Try this while aiming for the 1,000 ft markers (in case you undershoot touchdown point) on a long RWY so you can get accustomed to the sink rates and airspeed bleed off. Just don’t get below 85 until in the flare, and use power to adjust your glide path instead of pitch (to keep from getting slow).
If you do a true power off (idle) 180 Commercial maneuver, carry at least 115 on base (best glide) and 90 across the fence to give yourself a little extra energy for the flare and ground effect. Aim the the 1,000 ft markers and see how it goes. Airspeed control is critical, and if you find yourself low or slow, go around and try again. You may have to keep the gear up until base to final portion of turn to make the glide distance unless you stay very tight on DW and start your base turn almost immediately after reducing power (especially if you have a headwind on final).
Typically, I fly IAPs at 120 mph on final. This equates to approx 15 MP, 20 flaps, gear down. Once on short final, I’ll reduce power (carry a little above idle), set 40 flaps (not always if long runway), and prop full forward, crossing the fence at 90-85 depending on runway length. Always adjusting glide path with power while maintaining a constant airspeed (for timing).
Some things for you to practice …
VR, TomApril 24, 2020 at 4:33 pm #1910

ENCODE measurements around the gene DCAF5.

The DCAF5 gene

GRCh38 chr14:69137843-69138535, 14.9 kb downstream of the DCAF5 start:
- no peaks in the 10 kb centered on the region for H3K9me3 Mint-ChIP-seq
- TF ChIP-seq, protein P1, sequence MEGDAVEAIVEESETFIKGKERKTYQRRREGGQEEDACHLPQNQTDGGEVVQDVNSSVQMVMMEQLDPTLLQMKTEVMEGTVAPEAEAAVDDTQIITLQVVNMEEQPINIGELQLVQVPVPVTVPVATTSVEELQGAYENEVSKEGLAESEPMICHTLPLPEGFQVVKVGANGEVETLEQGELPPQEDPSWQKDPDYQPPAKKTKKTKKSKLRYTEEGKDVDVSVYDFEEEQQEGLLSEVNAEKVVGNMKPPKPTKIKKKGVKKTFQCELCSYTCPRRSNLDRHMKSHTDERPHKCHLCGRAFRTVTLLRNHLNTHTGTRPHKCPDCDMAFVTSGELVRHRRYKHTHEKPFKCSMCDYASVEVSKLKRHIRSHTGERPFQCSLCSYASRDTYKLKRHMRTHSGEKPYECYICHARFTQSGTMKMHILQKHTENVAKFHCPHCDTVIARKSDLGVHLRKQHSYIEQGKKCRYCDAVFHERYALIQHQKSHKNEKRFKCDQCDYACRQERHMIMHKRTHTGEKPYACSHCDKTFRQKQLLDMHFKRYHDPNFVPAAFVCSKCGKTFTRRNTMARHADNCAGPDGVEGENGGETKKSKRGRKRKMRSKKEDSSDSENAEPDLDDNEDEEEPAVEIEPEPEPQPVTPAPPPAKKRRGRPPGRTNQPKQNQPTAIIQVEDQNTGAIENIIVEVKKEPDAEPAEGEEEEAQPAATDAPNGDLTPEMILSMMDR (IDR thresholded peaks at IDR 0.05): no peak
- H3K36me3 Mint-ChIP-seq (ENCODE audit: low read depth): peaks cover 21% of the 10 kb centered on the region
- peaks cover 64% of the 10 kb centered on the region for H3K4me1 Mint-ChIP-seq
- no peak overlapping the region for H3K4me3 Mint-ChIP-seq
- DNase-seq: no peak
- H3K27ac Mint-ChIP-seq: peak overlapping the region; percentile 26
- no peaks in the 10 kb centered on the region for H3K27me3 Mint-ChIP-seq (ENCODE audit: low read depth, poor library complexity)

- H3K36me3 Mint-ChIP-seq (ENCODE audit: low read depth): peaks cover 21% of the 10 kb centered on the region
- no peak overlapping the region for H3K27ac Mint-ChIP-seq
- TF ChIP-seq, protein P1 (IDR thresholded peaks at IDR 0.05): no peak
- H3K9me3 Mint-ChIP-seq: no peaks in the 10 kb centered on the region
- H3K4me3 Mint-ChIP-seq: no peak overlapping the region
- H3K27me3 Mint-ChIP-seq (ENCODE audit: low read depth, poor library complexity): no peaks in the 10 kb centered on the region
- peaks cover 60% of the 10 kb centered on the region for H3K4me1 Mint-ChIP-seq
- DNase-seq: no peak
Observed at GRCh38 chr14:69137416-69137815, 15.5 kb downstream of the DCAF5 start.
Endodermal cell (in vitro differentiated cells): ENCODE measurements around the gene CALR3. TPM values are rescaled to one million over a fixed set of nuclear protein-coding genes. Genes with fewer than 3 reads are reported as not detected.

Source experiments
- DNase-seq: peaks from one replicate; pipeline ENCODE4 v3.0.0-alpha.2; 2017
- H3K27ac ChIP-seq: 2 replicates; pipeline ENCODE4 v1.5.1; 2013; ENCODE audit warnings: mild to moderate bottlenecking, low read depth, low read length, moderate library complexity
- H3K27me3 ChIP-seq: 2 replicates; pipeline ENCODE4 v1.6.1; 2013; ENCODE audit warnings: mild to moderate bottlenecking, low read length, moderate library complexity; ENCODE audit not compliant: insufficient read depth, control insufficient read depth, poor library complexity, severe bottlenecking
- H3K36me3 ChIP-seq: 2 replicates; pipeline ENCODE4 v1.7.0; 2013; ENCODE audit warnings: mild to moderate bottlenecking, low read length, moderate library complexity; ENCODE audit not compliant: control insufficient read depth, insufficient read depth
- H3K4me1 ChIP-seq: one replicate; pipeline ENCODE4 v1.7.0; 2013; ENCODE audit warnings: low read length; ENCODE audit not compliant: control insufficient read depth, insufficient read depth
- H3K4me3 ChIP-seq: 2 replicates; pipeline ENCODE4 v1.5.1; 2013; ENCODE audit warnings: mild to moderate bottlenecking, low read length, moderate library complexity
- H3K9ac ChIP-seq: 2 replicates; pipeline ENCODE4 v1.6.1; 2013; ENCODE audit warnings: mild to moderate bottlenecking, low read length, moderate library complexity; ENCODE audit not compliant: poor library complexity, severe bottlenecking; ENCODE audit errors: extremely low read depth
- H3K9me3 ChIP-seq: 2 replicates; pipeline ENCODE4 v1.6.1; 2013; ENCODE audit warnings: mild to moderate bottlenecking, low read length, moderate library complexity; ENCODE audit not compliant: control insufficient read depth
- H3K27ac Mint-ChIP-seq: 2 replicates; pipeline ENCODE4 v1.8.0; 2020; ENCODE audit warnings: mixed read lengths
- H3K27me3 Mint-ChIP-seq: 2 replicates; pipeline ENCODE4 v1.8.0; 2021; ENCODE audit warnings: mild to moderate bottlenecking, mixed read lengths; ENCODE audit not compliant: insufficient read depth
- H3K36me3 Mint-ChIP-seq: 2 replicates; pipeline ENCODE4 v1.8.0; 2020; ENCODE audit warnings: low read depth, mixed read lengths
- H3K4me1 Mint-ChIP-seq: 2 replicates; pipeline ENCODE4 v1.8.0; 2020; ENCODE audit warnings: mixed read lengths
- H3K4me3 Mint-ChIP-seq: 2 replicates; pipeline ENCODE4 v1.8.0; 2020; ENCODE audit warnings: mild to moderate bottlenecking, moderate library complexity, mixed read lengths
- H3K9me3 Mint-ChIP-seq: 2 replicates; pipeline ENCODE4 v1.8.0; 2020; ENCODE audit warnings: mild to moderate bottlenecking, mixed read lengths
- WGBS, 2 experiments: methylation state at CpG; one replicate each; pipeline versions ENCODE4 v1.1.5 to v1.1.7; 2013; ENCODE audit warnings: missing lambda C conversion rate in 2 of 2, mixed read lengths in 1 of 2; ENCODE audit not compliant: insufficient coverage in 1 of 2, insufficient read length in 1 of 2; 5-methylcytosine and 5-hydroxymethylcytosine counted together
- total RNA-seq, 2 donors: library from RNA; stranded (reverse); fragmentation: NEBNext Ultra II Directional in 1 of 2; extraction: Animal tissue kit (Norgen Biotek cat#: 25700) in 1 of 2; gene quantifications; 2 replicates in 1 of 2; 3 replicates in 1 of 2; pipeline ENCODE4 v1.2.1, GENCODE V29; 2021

Tom-great info and thank you! Great stuff for me to work on next time I am out there. I flew safety pilot on Wed in a SR 22-my first Cirrus ride. Amazing how different from our old gals.
Andy-did you purchase Flip Comer’s 200?
And in the trim indicator-you are correct, it does not move much. As you are finding out, a slight twist of trim in either direction will get the desired resultApril 24, 2020 at 4:36 pm #1911
Hi Ed – Yes, Flip’s aircraft is ours. Understood on the trim gauge. Knowing I was the last one to fly it, not a big deal, but just used to looking at a gauge before T/O and making sure things are set.
AndyApril 24, 2020 at 4:56 pm #1912
I did not know Flip but am glad to hear his gal is in good hands. Welcome to the Meyers world Andy!April 28, 2020 at 12:32 pm #1914
Thanks Ed! Look forward to meeting everyone once this crazy virus is under control!
AndyApril 29, 2020 at 5:23 pm #1915
Me too Andy. Hang in there.May 3, 2020 at 3:38 am #1916Mark JensenParticipant
Prior to take off, my partner would rotate the elevator trim nob full nose down and then back eight half turns. I have recently had the elevator trim reworked and adjusted according to specks. I now rotate full nose down and then back four half turns for take off. This adjustes the gauge where it should be for take off and is a little more precise than trying to eye ball the gauge but the gauge is a worth while double check.May 3, 2020 at 3:44 am #1917Mark JensenParticipant
I have adjusted the half turns slightly to get the pitch contlol pressure I like for take off and initial climb.May 3, 2020 at 1:54 pm #1918
Mark – That is great info! Thank you for that. Will try that out next time.